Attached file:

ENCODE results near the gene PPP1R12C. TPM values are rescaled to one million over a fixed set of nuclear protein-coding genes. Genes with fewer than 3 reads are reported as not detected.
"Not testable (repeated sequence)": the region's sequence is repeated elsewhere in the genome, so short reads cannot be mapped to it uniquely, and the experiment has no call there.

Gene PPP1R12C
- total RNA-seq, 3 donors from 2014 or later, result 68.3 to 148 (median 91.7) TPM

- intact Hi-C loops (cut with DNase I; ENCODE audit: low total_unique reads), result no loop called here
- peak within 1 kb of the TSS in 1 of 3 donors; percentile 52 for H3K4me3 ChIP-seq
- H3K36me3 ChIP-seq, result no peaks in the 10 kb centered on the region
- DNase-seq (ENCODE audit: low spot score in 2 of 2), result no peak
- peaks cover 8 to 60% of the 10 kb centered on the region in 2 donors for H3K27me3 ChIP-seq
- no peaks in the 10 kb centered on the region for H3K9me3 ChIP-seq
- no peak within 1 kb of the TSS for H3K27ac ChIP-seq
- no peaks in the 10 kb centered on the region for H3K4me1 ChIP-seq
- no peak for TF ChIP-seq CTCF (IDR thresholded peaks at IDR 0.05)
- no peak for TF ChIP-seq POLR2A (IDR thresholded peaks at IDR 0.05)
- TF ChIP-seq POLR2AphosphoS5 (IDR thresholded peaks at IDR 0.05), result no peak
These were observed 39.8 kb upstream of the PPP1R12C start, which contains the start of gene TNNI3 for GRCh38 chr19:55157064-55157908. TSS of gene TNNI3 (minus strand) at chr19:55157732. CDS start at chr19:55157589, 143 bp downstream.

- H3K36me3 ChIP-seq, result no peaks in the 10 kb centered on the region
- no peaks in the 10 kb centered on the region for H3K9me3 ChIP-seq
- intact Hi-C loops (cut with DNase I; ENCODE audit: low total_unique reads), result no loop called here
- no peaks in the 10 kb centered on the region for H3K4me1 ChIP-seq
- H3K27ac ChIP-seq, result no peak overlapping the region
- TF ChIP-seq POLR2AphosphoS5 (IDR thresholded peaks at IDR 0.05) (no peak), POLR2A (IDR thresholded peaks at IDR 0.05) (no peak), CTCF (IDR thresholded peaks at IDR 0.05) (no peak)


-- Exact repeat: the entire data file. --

ENCODE results near the gene PPP1R12C. TPM values are rescaled to one million over a fixed set of nuclear protein-coding genes. Genes with fewer than 3 reads are reported as not detected.
"Not testable (repeated sequence)": the region's sequence is repeated elsewhere in the genome, so short reads cannot be mapped to it uniquely, and the experiment has no call there.

Gene PPP1R12C
- total RNA-seq, 3 donors from 2014 or later, result 68.3 to 148 (median 91.7) TPM

- intact Hi-C loops (cut with DNase I; ENCODE audit: low total_unique reads), result no loop called here
- peak within 1 kb of the TSS in 1 of 3 donors; percentile 52 for H3K4me3 ChIP-seq
- H3K36me3 ChIP-seq, result no peaks in the 10 kb centered on the region
- DNase-seq (ENCODE audit: low spot score in 2 of 2), result no peak
- peaks cover 8 to 60% of the 10 kb centered on the region in 2 donors for H3K27me3 ChIP-seq
- no peaks in the 10 kb centered on the region for H3K9me3 ChIP-seq
- no peak within 1 kb of the TSS for H3K27ac ChIP-seq
- no peaks in the 10 kb centered on the region for H3K4me1 ChIP-seq
- no peak for TF ChIP-seq CTCF (IDR thresholded peaks at IDR 0.05)
- no peak for TF ChIP-seq POLR2A (IDR thresholded peaks at IDR 0.05)
- TF ChIP-seq POLR2AphosphoS5 (IDR thresholded peaks at IDR 0.05), result no peak
These were observed 39.8 kb upstream of the PPP1R12C start, which contains the start of gene TNNI3 for GRCh38 chr19:55157064-55157908. TSS of gene TNNI3 (minus strand) at chr19:55157732. CDS start at chr19:55157589, 143 bp downstream.

- H3K36me3 ChIP-seq, result no peaks in the 10 kb centered on the region
- no peaks in the 10 kb centered on the region for H3K9me3 ChIP-seq
- intact Hi-C loops (cut with DNase I; ENCODE audit: low total_unique reads), result no loop called here
- no peaks in the 10 kb centered on the region for H3K4me1 ChIP-seq
- H3K27ac ChIP-seq, result no peak overlapping the region
- TF ChIP-seq POLR2AphosphoS5 (IDR thresholded peaks at IDR 0.05) (no peak), POLR2A (IDR thresholded peaks at IDR 0.05) (no peak), CTCF (IDR thresholded peaks at IDR 0.05) (no peak)